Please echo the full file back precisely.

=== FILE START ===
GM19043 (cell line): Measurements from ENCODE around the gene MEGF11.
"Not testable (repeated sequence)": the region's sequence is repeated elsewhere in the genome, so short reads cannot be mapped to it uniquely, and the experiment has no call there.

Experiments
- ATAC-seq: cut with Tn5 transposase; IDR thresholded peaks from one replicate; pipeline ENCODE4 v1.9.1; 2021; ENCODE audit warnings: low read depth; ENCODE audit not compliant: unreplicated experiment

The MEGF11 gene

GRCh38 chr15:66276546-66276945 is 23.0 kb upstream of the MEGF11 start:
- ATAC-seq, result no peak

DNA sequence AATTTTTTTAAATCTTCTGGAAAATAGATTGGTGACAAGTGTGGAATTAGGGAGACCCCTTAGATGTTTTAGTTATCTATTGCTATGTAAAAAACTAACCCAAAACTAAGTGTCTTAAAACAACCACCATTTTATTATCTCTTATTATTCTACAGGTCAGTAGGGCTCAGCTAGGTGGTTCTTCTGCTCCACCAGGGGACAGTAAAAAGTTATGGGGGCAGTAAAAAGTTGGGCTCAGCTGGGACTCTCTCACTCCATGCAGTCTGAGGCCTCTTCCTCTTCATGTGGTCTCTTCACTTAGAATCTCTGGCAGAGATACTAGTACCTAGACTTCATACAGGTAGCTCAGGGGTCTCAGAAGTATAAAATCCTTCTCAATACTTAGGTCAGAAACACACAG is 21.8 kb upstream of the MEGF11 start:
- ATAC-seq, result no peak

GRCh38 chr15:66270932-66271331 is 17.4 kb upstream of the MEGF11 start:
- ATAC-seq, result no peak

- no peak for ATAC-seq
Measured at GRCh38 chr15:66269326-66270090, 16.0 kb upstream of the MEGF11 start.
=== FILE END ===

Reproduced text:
GM19043 (cell line): Measurements from ENCODE around the gene MEGF11.
"Not testable (repeated sequence)": the region's sequence is repeated elsewhere in the genome, so short reads cannot be mapped to it uniquely, and the experiment has no call there.

Experiments
- ATAC-seq: cut with Tn5 transposase; IDR thresholded peaks from one replicate; pipeline ENCODE4 v1.9.1; 2021; ENCODE audit warnings: low read depth; ENCODE audit not compliant: unreplicated experiment

The MEGF11 gene

GRCh38 chr15:66276546-66276945 is 23.0 kb upstream of the MEGF11 start:
- ATAC-seq, result no peak

DNA sequence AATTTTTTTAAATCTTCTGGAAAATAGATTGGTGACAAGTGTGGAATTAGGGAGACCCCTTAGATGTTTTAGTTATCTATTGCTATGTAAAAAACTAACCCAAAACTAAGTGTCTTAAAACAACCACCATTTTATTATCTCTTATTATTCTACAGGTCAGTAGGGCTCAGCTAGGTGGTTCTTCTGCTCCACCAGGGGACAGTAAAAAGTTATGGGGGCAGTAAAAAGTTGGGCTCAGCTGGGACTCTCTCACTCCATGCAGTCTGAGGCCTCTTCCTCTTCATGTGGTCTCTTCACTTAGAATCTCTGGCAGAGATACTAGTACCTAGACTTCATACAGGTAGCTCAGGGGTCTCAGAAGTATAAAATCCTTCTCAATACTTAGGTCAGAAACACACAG is 21.8 kb upstream of the MEGF11 start:
- ATAC-seq, result no peak

GRCh38 chr15:66270932-66271331 is 17.4 kb upstream of the MEGF11 start:
- ATAC-seq, result no peak

- no peak for ATAC-seq
Measured at GRCh38 chr15:66269326-66270090, 16.0 kb upstream of the MEGF11 start.